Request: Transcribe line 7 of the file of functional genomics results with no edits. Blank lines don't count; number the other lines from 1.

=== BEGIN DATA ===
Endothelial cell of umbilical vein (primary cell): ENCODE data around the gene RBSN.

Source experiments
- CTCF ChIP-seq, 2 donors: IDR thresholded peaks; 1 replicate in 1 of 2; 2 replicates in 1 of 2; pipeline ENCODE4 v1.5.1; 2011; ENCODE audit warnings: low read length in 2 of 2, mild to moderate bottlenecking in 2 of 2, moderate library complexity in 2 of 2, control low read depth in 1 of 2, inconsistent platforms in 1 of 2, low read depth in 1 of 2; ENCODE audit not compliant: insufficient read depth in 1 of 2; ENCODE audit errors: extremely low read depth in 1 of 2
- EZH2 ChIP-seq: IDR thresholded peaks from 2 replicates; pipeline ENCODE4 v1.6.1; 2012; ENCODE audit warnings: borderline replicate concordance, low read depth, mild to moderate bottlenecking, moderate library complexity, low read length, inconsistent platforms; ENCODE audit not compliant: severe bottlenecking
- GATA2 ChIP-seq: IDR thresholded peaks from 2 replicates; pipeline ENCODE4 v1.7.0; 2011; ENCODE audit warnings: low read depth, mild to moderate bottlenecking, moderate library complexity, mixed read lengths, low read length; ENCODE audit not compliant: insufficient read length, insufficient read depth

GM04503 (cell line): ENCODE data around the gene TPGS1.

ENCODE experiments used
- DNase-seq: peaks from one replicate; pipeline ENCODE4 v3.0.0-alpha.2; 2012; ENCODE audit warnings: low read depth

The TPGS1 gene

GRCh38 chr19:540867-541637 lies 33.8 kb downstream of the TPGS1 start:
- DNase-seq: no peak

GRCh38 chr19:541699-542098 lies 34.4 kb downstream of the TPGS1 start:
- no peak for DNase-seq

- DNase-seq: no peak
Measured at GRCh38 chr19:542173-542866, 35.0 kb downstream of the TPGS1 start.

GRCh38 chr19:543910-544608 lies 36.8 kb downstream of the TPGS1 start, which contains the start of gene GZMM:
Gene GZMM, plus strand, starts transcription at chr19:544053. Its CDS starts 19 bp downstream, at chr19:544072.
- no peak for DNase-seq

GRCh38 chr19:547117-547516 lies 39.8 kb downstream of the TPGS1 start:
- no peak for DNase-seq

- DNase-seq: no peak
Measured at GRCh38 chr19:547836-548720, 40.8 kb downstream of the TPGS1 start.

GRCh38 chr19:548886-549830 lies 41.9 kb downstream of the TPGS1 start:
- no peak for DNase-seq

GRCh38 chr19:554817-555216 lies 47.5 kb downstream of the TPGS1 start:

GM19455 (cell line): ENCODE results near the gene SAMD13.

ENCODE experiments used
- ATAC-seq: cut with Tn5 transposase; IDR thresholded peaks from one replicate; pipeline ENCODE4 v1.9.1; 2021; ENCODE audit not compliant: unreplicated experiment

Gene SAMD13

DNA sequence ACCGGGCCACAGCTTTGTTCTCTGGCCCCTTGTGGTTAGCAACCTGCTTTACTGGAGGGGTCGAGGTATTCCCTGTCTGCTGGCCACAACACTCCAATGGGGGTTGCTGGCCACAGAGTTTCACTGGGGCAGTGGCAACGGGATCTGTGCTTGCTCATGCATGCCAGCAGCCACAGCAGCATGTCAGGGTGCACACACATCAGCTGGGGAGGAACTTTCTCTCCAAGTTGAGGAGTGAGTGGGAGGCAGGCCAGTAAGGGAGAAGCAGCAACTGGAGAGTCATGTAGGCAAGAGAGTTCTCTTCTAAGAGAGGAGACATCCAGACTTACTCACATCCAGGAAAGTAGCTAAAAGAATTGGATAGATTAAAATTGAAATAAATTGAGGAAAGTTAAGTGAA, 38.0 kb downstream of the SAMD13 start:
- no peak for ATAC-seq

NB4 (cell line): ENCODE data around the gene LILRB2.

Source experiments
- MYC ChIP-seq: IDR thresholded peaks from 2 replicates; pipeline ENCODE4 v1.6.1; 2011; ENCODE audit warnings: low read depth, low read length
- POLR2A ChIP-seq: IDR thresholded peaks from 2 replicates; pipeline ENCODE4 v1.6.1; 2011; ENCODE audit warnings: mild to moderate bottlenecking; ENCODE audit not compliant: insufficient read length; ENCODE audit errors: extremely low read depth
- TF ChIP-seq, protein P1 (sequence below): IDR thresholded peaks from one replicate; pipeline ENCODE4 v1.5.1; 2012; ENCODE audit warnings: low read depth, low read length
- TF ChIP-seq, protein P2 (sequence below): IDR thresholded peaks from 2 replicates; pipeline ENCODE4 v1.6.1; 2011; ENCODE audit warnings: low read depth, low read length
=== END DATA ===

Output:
ENCODE experiments used